Sulphasalazine is a medicine that is used to control rheumatoid arthritis or psoriatic arthritis. This is a disease-modifying antirheumatic drug [DMARD] (also called slow-acting antirheumatic drug [SAARD]) which helps to reduce the inflammation in the joints and prevent joint and cartilage destruction in the long term. It has no direct pain-relieving effect. Hence, it will not reduce the pain and swelling acutely.

How is Sulfasalazine Taken?

Sulfasalazine should be taken with or after food. Sometimes the tablets upset the stomach at the start of therapy, but if the dose is increased slowly, your body will usually get used to it.

Do not crush or chew the tablets as they are enteric-coated in order to reach the colon. They should be swallowed whole with a full glass of water (unless otherwise directed). This drug does not work immediately. It may be weeks to months before you notice any benefit. Thus it is important that you take your medication regularly, otherwise, you may not receive any benefit at all You will need to continue your other arthritis and anti-inflammatory tablets unless your doctor advises otherwise. If you need to take sulfasalazine with iron supplements or antacids, space them at least 2 hours apart.

Please inform your doctor or pharmacist if you are taking other medications, including traditional remedies, that he is not aware of.


What are The Important Side Effects of Sulfasalazine?

Side effects can occur with any drug and this drug is no exception. When taken according to your doctor’s instructions, they are infrequent.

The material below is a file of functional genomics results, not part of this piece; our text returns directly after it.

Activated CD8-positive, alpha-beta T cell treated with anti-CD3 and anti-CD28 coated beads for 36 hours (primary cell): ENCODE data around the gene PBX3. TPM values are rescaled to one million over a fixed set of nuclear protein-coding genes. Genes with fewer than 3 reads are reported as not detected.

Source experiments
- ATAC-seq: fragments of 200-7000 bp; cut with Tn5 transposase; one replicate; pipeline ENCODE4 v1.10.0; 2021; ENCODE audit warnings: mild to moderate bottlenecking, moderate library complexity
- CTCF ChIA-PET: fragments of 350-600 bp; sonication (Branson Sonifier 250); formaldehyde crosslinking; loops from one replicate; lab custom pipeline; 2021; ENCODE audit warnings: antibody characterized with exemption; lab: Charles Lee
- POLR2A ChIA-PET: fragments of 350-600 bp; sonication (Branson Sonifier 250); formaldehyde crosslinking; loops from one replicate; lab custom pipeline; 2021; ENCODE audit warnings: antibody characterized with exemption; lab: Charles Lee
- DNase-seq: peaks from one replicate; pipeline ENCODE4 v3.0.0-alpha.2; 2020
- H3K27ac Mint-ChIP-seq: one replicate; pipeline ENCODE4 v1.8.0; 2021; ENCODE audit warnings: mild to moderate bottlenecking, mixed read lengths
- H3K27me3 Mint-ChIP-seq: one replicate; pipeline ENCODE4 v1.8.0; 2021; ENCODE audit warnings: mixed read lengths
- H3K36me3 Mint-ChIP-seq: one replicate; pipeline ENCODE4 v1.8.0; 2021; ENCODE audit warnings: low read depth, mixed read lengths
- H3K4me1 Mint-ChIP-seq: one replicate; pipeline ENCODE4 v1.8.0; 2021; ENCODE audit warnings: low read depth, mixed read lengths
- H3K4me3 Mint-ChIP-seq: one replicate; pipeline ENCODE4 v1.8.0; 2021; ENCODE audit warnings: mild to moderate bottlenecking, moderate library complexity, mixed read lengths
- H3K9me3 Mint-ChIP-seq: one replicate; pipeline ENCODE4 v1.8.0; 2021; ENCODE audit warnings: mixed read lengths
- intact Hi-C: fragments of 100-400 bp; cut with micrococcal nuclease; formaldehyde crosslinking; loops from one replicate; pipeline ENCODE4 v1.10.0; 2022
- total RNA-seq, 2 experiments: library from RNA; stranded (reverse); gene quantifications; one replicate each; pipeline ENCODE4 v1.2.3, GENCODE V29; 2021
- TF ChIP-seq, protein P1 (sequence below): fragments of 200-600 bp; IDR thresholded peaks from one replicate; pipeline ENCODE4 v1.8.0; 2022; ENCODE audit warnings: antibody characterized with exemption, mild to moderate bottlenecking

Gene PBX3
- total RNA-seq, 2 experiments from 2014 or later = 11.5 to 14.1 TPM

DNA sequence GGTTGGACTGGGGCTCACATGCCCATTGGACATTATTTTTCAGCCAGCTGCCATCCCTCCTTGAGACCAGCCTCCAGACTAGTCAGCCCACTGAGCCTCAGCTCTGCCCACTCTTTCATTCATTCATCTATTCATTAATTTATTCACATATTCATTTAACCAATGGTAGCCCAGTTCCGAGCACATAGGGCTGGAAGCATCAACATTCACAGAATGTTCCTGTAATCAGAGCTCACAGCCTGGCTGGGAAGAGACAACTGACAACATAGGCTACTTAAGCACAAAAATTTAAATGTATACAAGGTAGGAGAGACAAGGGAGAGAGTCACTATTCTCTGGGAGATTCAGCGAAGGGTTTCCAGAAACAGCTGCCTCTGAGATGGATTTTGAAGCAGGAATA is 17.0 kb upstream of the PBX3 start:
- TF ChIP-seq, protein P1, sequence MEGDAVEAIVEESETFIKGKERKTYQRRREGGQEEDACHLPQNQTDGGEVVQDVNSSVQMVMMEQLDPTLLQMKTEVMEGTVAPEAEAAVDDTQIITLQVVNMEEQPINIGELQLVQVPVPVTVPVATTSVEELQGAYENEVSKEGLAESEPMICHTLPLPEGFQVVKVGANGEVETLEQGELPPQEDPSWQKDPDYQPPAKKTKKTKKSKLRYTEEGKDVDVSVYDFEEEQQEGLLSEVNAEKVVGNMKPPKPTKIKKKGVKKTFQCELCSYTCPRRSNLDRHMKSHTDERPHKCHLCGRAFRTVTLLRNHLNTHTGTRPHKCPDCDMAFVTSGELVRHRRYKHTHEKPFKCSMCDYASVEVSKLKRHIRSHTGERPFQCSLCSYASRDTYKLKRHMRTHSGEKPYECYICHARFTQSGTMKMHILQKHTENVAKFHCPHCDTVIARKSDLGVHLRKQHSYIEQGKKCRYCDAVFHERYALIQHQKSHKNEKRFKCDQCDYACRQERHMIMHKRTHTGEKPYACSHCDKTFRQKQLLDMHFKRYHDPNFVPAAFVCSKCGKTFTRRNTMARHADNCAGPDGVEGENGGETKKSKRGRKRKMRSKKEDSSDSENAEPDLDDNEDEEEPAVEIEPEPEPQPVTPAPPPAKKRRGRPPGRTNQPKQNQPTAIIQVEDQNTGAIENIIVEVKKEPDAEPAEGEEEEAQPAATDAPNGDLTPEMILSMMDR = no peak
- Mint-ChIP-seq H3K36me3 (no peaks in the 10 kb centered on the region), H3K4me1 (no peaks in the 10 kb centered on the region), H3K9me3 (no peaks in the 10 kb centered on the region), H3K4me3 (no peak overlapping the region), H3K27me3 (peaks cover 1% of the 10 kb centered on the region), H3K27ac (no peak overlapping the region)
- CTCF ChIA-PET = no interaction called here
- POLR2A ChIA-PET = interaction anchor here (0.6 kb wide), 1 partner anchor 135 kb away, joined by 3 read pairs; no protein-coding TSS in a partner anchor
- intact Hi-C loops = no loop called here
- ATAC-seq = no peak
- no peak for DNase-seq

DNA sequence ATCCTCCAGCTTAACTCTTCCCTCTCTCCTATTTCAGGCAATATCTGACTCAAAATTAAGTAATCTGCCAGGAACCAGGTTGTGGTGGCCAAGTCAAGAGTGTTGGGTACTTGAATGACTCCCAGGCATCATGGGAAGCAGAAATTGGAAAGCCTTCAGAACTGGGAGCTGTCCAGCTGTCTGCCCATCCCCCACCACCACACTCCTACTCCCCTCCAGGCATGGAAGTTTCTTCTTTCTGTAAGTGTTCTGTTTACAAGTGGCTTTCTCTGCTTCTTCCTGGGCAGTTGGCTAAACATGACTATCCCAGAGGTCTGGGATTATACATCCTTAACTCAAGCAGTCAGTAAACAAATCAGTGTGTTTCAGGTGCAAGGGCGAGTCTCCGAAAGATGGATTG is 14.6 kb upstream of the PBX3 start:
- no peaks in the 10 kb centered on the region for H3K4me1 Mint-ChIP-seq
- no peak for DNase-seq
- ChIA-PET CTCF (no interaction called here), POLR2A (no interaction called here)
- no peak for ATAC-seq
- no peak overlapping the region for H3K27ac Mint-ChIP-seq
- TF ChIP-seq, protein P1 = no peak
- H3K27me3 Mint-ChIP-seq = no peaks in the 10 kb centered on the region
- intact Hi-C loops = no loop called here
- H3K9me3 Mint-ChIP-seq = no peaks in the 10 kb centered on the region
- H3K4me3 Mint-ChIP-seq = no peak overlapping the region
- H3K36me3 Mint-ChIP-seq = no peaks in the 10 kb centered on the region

Side effect Warning signs To reduce this side effect
Nausea or loss of appetite or diarrhea Take medication after food.
A headache or dizziness Improves as you get used to the medication or with dose reduction.
Staining of urine, skin, and tears Orange-yellow staining This is harmless. However, staining of soft contact lenses can occur and you may opt to wear spectacles instead.
Allergic reaction Generalized skin rashes or peeling, itching, swelling of the eyes. Inform your doctor immediately. These usually resolve readily on stopping treatment. Tell your doctor if you have ever had any unusual or allergic reaction to any sulfa medicines, aspirin or tartrazine dye before starting treatment.
Photosensitivity Skin rashes, redness or other discoloration of the skin, severe sunburn Stay out of direct sunlight between 10 am and 3 pm if possible. Wear protective clothing or sunglasses. Apply sunblock when necessary and do not use a sunlamp.
Liver disorder (rare) Yellow eyes or skin or constant abdominal pain The drug should be stopped. Avoid all alcohol.
Blood disorder (rare) There may be no warning signs but unusual bleeding or bruising, mouth ulcers with ‘flu-like’ symptoms may occur Inform your doctor immediately if these symptoms occur. Inform your doctor if you have a G6PD deficiency.

Why Do I Need Regular Blood Tests When Taking This Drug?

Although blood and liver disorders are rare, abnormal blood counts and liver function tests can arise especially during the first month of treatment and whenever the dose of medication is increased. Even if you have been on treatment for a long time, you need to have your blood tests checked every 3 months.

Regular blood tests ensure that these abnormalities are detected early before the “warning signs” occur. These reverse when treatment is stopped.


I Am “Allergic” To Sulfa Drugs. Can I Take Sulphasalazine?

Your doctor will verify your sulfa drug allergy with you as not all sulfa-containing drugs cross-react.

Special Precautions

Inform your doctor if you have a G6PD deficiency (a blood disorder). As with all medicines, it is important to inform your doctor if you intend to conceive or breast-feed while taking this medicine.

If you are male and planning a family, you should be aware that the tablets may cause a drop in sperm count, this is usually reversible when the treatment is stopped.